Spoofing Leopard’s MAC address

posted in the early evening by Constantinos. Filed under Code, OS X, Terminal

This post was originally published in 2008
The tips and techniques explained may be outdated.

There are many legitimate reasons why someone would want to spoof a system’s MAC address. In my case, my University binds our network ports to a specific computer’s MAC address, and only allows you to reset that address once a week. My problems start when I want to switch my two computers for whatever reason, and connect my smaller iBook to the wall (let’s say I want to keep a web server online, but wish to take my MacBook Pro on the road).

In Tiger, it was very easy to spoof a MAC address:

sudo ifconfig en0 ether 00:00:00:00:00:00

where en0 is the network interface you wish to change the MAC address of, and 00:00:00:00:00:00 is the target MAC address. With Leopard, that line no longer works. No matter how much I searched, I couldn’t find a solid alternative. Turns out, it’s extremely simple:

sudo ifconfig en0 lladdr 00:00:00:00:00:00

That’s it!
Note: This has been tested under 10.5.1 with both en0 and en1, and at least for the wired interface it works as advertised.

64 Responses to “Spoofing Leopard’s MAC address”

  1. 1. Comment by Sam
    on 22 Jan 2008 @ 2:37 pm · Quote #2172 ·

    Hi, I was very excited by your post — I’ve been looking for something like this since Leopard came out. But I’ve had any success in applying it — it still doesn’t seem to work.

  2. 2. Comment by Constantinos
    on 22 Jan 2008 @ 3:54 pm · Quote #2173 ·

    I believe ifconfig will try to verify the mac address, and expects a somewhat reasonable one. Why don’t you try this: type ifconfig en0 | grep ether to get your current ethernet mac address, then use the above command to change the mac address by only 1 digit (the last one). So if your mac address is 00:16:cb:8e:54:d2 then try changing it to 00:16:cb:8e:54:d3 or something similar. Then check your current mac address again. If it still doesn’t work, then I’ll need to revisit the hint. Maybe you need the developers tools installed… Don’t know for sure.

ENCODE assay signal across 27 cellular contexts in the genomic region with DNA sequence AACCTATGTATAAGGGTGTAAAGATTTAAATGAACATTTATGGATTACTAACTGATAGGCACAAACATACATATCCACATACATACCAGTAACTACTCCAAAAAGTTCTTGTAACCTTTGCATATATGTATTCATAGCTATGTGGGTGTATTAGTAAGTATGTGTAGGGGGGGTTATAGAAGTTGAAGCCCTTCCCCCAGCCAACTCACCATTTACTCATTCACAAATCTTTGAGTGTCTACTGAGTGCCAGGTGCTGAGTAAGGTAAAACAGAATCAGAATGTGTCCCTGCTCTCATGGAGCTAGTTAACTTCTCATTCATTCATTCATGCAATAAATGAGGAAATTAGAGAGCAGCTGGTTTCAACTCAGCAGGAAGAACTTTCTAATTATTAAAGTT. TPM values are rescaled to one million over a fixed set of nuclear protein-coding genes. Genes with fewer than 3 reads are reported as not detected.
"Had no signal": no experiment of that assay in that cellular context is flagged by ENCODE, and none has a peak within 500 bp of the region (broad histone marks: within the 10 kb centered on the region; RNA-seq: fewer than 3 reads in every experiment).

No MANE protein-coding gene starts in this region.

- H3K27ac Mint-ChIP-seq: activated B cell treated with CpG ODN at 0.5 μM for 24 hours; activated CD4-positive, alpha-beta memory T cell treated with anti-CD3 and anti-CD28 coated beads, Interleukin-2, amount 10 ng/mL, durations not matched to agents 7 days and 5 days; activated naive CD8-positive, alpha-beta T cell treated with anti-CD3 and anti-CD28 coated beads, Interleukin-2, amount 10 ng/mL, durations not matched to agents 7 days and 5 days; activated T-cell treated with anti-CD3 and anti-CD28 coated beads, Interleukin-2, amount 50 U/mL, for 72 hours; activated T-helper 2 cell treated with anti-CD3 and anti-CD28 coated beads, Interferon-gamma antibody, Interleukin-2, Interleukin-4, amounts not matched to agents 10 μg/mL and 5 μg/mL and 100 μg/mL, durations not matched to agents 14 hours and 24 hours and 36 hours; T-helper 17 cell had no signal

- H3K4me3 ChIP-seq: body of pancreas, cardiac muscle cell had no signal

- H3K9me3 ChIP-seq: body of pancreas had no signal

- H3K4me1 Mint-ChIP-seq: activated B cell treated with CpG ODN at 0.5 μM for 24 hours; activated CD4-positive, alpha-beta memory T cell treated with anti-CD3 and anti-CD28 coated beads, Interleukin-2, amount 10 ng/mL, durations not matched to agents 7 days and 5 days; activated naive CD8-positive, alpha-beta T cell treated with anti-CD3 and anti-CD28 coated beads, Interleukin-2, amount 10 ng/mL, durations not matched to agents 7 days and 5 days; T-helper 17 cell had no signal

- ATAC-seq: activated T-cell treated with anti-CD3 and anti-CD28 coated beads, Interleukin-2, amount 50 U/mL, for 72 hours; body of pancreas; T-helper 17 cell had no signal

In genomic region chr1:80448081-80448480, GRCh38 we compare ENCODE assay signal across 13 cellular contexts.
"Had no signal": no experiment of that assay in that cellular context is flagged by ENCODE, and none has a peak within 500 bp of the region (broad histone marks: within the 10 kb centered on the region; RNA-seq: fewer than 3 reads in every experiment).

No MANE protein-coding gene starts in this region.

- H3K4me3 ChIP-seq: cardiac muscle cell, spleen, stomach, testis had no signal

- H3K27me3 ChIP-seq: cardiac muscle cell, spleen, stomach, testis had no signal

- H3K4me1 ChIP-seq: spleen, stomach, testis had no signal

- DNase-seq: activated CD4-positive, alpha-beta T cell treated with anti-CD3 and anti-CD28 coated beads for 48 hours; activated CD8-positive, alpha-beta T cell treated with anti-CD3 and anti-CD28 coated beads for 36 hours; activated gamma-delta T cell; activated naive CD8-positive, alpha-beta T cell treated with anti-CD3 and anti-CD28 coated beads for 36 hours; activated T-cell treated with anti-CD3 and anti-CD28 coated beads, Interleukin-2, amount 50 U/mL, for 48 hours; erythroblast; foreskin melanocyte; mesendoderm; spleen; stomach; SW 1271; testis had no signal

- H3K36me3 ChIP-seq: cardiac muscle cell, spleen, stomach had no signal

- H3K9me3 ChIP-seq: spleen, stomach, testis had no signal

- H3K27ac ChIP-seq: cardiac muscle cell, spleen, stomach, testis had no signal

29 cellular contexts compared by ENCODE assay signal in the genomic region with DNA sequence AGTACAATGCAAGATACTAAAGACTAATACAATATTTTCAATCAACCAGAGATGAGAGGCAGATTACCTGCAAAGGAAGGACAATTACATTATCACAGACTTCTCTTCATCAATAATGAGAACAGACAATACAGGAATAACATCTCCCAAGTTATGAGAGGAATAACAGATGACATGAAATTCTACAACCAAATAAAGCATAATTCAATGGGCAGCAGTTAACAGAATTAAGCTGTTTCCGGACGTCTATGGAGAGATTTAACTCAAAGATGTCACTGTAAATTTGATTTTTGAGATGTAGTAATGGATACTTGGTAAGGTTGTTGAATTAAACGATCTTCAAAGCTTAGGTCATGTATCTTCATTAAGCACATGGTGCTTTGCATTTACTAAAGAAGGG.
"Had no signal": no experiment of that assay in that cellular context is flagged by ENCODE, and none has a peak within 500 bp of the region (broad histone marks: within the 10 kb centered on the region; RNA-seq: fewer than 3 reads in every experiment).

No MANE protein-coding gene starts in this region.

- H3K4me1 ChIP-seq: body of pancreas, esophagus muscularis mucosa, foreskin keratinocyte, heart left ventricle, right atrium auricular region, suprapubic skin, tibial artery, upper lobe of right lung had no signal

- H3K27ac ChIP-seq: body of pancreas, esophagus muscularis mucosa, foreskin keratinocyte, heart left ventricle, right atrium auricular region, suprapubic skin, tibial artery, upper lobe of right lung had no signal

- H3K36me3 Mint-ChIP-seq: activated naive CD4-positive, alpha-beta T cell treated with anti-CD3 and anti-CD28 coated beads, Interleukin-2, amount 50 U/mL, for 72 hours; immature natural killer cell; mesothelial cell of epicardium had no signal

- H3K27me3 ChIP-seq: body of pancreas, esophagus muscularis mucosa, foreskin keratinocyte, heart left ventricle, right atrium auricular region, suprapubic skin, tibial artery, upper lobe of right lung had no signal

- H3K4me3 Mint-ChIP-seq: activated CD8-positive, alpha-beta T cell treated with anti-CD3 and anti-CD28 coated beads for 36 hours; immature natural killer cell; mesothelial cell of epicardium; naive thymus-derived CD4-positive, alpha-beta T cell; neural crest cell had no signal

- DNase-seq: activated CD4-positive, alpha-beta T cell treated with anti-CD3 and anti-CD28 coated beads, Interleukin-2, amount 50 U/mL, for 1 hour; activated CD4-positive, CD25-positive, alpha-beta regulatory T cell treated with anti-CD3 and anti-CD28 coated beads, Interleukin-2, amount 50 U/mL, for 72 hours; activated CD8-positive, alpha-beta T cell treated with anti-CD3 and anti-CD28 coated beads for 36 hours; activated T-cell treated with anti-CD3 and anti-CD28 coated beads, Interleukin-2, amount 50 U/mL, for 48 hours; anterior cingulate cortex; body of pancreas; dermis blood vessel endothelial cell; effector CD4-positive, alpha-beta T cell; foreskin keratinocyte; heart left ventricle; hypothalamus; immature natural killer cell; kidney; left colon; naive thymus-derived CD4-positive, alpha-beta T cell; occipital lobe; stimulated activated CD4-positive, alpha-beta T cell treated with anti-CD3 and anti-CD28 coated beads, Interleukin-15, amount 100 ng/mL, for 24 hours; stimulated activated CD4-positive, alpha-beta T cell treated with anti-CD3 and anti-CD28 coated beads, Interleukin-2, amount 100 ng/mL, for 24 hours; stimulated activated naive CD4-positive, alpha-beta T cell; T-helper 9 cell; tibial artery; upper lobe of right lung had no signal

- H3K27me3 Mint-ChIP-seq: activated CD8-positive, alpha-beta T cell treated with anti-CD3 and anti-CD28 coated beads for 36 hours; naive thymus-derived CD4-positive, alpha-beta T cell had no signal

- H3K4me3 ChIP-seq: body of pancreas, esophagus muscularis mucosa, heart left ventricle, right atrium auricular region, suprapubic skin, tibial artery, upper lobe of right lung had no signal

If it does work, then you need to supply it with a ‘real’ mac address, meaning it has to be possible, which is most likely defined by the first four characters (the brand id for the IC). Let me know how it works out!

  3. 3. Comment by Constantinos
    on 22 Jan 2008 @ 3:59 pm · Quote #2174 ·

    Or maybe not… This worked on an iBook G4, which is the one I needed to spoof the mac address of. Now I can’t get it to work on my MacBook Pro. Could be a hardware issue, needs re-examination.

  4. 4. Comment by pig345
    on 24 Jan 2008 @ 1:03 am · Quote #2176 ·

    Yes, I can’t get it to work on MacBookPro3,1 with 10.5.1 too!

  5. 5. Comment by Constantinos
    on 24 Jan 2008 @ 1:11 am · Quote #2177 ·

    And I just verified that en0 doesn’t spoof on MacBook Pro, or the new MacBooks (I’m guessing it won’t spoof on older MacBooks either…)

    However, en1 does spoof using this method. Intriguing. I wonder what kind of safeguards are in place.

  6. 6. Comment by nofxx
    on 27 Jan 2008 @ 12:33 pm · Quote #2187 ·

    On the same boat…. but Im trying with my usb dongles:
    Edimax / rt73 , and Alfa based on realtek 8187l .. both works great on leopard, but doesnt seems to change the mac….

  7. 7. Comment by Matt Sayler
    on 28 Jan 2008 @ 4:42 pm · Quote #2191 ·

    “However, en1 does spoof using this method. Intriguing. I wonder what kind of safeguards are in place.”

    Given that it works in some cases, I’d put my money on the hardware not supporting/being programmed not to support changing MACs. There are certainly plenty of cards that don’t let you do so; OS X seems to just pass the request along to the hardware.

  8. 8. Comment by Constantinos
    on 28 Jan 2008 @ 4:49 pm · Quote #2192 ·